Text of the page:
Ruth Maier‘s diaries reflect the rich central European cultural tradition with German as the dominant language, a tradition that also has meant so much in Norway’ discourse within the humanities and the arts. Jakob Lothe is a professor of English Literature at the University of Oslo and writes in his article: It pained RuthMaier deeply that the Nazis vulgarized the language of her literary heroes Goethe, Schiller, Heinrich Heine, Thomas Mann, whose literary impact are continually present in her diaries.
Ruth grew up as the eldest daughter in a secularized and assimilated Jewish middle class family in Vienna. As it happened, their lives were turned upside down when Austria was annexed into the Greater German Reich. Quite rapidly their daily life saw elements of anti-Semitism, persecution, plundering and violence. The Austrian Jews were forced into a pariah situation and Ruth and her family ended up in having to live in a Jewish ghetto area in the city.
Ruth’s father, Ludwig Maier, had a high position in the postal and telegraphs service. He was the general secretary of an international postal workers' union and had a PhD. in philosophy and mastered nine languages. He died in 1933 only 51 years of age and thus was spared the humiliation of a pariah existence. However, his wife and two daughters - Ruth and her sister Judith (who is still alive, residing in Manchester, England) – were to experience all of it—to the bitter end of persecution!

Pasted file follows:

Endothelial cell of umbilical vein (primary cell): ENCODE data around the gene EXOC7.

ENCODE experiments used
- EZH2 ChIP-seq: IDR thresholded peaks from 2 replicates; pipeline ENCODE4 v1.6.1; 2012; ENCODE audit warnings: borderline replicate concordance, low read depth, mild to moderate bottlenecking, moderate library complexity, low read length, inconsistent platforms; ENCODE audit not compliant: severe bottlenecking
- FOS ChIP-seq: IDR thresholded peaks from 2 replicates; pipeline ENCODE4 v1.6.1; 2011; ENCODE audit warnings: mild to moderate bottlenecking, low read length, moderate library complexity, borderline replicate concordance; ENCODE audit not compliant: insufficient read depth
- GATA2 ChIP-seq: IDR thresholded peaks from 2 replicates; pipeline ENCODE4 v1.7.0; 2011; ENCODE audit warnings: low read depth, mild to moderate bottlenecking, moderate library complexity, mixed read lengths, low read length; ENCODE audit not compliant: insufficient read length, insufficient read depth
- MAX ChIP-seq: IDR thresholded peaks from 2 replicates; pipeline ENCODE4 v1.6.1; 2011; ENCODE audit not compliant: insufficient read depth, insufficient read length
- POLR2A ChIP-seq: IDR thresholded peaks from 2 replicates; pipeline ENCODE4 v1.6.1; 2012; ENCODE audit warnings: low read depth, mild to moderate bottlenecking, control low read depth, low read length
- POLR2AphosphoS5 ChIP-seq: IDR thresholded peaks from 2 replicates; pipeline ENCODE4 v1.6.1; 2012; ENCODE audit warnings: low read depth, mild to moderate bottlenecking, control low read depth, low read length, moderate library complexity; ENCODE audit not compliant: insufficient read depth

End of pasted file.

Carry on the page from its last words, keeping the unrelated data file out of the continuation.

From being a diary of a reflective young girl whose thoughts were occupied with school fights, conflicts with parents, amorous infatuations, literature, her diary also deals with persecution, escape, harassment, torture, suicide, murder and concentration camps. The diary can be read as a vivid description of what Jewish existence in Vienna was like during the 1930s. Ruth’s experiences and observations as a Jew in Vienna stand in sharp contrast to the Austrian postwar myths about the country as Nazi’s first victims—to say the least.
Some excerpts from Ruth’s diary: “It is early in the morning, not a person in the street. A Jewish boy, youthful and well dressed turns the corner. Two SS men show up, one strikes and then another strikes the Jew on his ear, he covers his head and moves on. I, Ruth Maier, 18 years old, ask as a person, ask the world as a human being, if such things should happen."